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In other words, the universe isn't expanding into anything because it is everything. And that's ok."If the universe is expanding, what is it expanding into?"

The universe is expanding---we can see this by observing that galaxies, on average, are moving away from each other. It's natural to ask the next question, "What is the universe expanding into?" It turns out that this question doesn't even make sense. What, after all, is the universe? The meaning we use in cosmology for this word is, "Everything there is." But if this is so, then there is nothing else for the universe to expand into, since it is everything there is.

How can it be expanding if there is nothing for it to expand into? As suggested in another FAQ answer, scientists think that the universe may be infinite. If it is, then the problem is resolved. Consider viewing the expansion backwards in time. The current universe is infinite. At half this size, it was half of infinity, but any mathematician can tell you that half of infinity is equal to infinity. At half that size, it was one quarter the present infinity, and yet still equal to infinity. And so on. The universe has clearly contracted going backwards, and yet at each moment it was infinite.

What if the universe turns out to be finite? Let us make an analogy. A finite universe will curve back on itself, like a sphere or a torus (a doughnut shape). Imagine a balloon in the shape of a sphere, with a grid of dots drawn on it. As the balloon is blown up, it will expand into the third dimension, and all these dots will move away from each other. Now remove the third dimension. Believe it or not, it is mathematically possible to describe the expansion of the sphere's surface (otherwise known as a 2-sphere) without using a third dimension to do so. Similarly, the universe would be curved into a 3-sphere. A 3-sphere is an object of finite volume (just as the 2-sphere is an object of finite surface area), and finite circumference. If you could travel in a 3-sphere in a straight line for long enough, you would return to where you started. The 3-sphere expands, but remains an object solely contained by its original three dimensions, like the 2-sphere expanded without using a third dimension.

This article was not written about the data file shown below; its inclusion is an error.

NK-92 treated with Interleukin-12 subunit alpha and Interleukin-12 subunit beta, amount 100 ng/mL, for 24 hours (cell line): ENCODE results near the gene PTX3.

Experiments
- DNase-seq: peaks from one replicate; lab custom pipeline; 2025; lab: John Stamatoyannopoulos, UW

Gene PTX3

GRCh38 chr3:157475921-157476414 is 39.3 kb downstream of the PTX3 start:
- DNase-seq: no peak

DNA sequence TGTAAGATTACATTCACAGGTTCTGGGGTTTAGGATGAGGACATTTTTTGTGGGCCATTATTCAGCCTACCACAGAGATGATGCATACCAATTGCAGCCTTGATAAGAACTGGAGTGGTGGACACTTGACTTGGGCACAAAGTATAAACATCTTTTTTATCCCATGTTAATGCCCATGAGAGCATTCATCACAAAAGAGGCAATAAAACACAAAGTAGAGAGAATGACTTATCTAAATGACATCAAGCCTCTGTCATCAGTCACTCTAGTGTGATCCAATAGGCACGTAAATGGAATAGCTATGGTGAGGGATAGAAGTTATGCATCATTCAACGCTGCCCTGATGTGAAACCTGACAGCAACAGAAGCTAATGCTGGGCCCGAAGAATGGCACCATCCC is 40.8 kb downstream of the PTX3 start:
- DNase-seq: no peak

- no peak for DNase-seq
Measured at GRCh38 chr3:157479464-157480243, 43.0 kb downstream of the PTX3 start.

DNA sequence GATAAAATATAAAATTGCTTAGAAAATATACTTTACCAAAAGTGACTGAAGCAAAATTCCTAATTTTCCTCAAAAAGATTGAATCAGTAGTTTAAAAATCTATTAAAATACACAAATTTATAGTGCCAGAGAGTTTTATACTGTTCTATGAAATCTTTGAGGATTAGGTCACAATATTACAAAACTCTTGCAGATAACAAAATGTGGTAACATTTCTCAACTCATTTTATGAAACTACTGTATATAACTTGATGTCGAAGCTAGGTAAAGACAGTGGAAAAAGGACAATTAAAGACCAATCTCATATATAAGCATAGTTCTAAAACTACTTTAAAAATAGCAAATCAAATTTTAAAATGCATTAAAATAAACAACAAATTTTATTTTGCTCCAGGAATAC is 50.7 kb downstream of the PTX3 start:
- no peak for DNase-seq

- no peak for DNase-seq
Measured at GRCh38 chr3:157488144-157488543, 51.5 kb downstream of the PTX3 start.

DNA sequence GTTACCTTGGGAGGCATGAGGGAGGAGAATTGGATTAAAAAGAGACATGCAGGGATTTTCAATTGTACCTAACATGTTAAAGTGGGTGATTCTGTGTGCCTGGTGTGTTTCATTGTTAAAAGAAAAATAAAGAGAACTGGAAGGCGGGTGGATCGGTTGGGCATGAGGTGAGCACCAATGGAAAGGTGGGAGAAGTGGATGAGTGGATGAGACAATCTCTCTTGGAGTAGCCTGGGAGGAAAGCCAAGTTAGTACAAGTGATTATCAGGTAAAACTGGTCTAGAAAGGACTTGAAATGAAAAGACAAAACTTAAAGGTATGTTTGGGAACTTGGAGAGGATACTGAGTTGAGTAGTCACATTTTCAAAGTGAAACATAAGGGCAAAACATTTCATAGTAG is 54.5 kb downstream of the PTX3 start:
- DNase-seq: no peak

To read more about how a 2-sphere can exist without the third dimension, check out this FAQ answer!

But I don't understand how that's reconciled with inflationary cosmology, which if I haven't misunderstood anything predicts that our visible universe is most certainly

*not*"everything" and is in fact only a tiny piece of a tiny bubble/pocket (of which there are unimaginable numbers) in a much larger (probably infinite)

**U**niverse. So the expansion of the

*visible*universe is a local characteristic of our particular bubble--in fact, there's even an article at space.com today in which Mario Livio discusses the possibility that the value of dark energy varies from pocket universe to pocket universe (and I assume he's talking about the type of pockets that arise in inflation).

Is that last bit correct? That the expansion we observe regards only our little piece of the

**U**niverse and not the entire

**U**niverse itself?

Anyway, my main question: if the expansion of spacetime is just the expansion of the tiny amount inside our little bubble of

**U**niverse then isn't the generic "the universe isn't expanding into anything because it

*is*everything" flat out incorrect? Isn't the expansion of the universe then similar to a bubble in my can of Sprite expanding (in that there clearly is an outside of the bubble to expand into)? Or am I missing something?

I guess I just don't know how the accelerating expansion of "the universe" meshes with the superuniverse that inflation seems to say we're in.